Sources say of a few names in the mix for Assistant Secretary of State for Near Eastern Affairs — including those of Daniel Kurtzer, former U.S. ambassador to Egypt and Israel, and David Hale, a DAS in NEA, former U.S. ambassador to Jordan and a former special advisor to Madeleine Albright, that "Kurtzer has been the most mentioned name for quite a long time … and his name now seems to be back at the top of the list," according to one department hand. Former NEA DAS and A/S Europe Beth Jones, now with APCO worldwide, has told associates that she has not been approached by the Obama transition about the NEA job. (She didn’t respond to a query).
Jeffrey Feltman, the current acting assistant secretary for NEA and former U.S. ambassador to Lebanon, is expected to become principal deputy assistant secretary after the new assistant secretary is appointed, at least for some time. "He is very widely respected and liked within the NEA Bureau and the wider State Department," says the department hand. "He’s a real professional who is great for morale here."
Sources continue to offer varying interpretations of what the role of former U.S. Mideast peace envoy Dennis Ross will be. "I am now hearing [Ross]’s title will be ‘special advisor,’ not ‘special envoy,’" said one figure close to the Obama transition Wednesday, "and that he’ll have under him special envoys, for Israel-Palestine, Iran, for other things." Concerns about whether that would interfere in the A/S NEA’s job may be overblown, the source suggested. "Most assistant secretaries don’t want to have to be swamped to deal with all the problems" of every regional hotspot.
And while Hillary Clinton‘s answers to Senate Foreign Relations Committee incoming chairman Sen. John Kerry indicated final decisions on U.S. envoys to South Asia and Iran have not yet been made, Obama transition figures have made known that former U.S. ambassador to the U.N. Richard Holbrooke is in line for the South Asia envoy job, sources say.
Department of Homeland Security
Former NSC official Rand Beers, who advised the Obama campaign on terrorism and intelligence issues and is now with the National Security Network, has been appointed counselor to incoming DHS chief Janet Napolitano.
Sources telegraph a bunch of names in the mix for key USG Latin America/Western hemisphere posts, to be further untangled in coming posts. Key among them: Dan Restrepo, Obama campaign senior lead Latin America foreign policy advisor now with the Center for American Progress, former Clinton-era NSC and State Department inter-American affairs hand Arturo Valenzuela, Julia Sweig of the Council on Foreign Relations, Nelson Cunningham, Frank Sanchez, Fulton Armstrong (a former CIA Cuba hand who raised John Bolton‘s ire, now advising Sen. Christopher Dodd), mentioned as a possible NSC senior director for Latin America, and Robert Gelbard, a former assistant secretary of state and U.S. ambassador to Indonesia who’s served as a member of the formal Obama transition team.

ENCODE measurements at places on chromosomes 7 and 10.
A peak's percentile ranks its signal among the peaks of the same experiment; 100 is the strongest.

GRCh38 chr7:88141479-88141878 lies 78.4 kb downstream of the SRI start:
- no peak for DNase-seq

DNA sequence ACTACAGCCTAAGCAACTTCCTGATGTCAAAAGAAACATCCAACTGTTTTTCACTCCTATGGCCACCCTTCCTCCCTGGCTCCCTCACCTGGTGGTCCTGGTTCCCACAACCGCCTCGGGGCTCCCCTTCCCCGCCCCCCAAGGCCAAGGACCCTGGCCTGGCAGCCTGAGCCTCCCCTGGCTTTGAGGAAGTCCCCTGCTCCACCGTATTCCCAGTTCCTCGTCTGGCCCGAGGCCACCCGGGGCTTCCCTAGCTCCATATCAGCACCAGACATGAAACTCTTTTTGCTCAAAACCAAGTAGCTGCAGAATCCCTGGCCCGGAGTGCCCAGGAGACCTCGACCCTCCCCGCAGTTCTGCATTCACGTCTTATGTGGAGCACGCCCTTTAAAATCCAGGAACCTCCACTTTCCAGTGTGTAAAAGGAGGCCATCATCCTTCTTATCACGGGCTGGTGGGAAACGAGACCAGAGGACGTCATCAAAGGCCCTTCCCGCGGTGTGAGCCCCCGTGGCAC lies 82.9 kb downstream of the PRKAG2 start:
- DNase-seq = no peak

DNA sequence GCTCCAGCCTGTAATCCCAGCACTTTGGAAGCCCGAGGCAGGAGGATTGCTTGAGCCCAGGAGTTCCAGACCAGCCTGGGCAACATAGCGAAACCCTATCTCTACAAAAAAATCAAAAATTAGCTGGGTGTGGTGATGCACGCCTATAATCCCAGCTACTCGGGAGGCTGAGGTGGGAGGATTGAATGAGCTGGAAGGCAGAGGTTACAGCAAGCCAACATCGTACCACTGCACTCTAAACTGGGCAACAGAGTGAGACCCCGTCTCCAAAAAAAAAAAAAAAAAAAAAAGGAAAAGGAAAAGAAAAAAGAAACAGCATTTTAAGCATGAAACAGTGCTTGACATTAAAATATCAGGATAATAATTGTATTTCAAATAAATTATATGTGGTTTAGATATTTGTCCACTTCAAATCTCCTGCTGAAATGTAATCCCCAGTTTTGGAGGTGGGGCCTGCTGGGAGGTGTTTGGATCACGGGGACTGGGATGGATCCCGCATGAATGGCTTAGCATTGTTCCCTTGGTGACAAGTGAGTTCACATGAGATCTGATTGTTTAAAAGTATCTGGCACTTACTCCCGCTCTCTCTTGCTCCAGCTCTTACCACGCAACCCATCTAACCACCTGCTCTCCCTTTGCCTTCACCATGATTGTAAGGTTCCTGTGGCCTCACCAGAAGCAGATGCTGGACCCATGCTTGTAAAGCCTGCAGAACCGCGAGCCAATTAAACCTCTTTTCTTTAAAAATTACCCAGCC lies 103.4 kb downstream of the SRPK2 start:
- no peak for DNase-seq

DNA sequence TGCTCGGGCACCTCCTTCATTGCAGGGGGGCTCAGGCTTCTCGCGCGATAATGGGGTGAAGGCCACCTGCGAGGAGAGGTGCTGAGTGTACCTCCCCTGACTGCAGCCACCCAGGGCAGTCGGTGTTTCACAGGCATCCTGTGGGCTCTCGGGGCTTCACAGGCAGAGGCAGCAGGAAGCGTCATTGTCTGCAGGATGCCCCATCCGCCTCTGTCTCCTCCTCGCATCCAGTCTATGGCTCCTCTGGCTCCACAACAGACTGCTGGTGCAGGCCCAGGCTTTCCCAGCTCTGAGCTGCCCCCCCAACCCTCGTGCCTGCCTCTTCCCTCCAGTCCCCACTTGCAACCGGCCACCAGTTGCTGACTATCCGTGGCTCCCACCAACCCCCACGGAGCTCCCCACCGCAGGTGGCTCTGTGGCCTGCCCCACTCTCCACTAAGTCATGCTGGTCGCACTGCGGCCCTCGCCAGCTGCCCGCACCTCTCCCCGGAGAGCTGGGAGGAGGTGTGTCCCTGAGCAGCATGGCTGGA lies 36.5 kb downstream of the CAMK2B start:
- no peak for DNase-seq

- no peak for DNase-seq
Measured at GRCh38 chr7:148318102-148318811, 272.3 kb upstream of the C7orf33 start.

Among those in the mix for top USAID jobs, we’ve heard Gayle Smith, former Clinton-era Africa hand and advisor to the Obama campaign who is now with the Center for American Progress. Smith is also mentioned as a possible assistant secretary of state for African affairs. Helene Gayle, current president and CEO of CARE and a former CDC official, is in the running for a top job as well.
Staying: The Washington Post reports that Amb. Mark Dybul, Bush’s global AIDS coordinator, will stay in the job for now as head of the President’s Emergency Plan for AIDS Relief (PEPWAR).
On tap for tomorrow: nomination hearings for U.S. ambassador to the U.N. designate Susan Rice, who was a key Obama campaign and transition foreign policy advisor. You can read Rice’s opening statement here.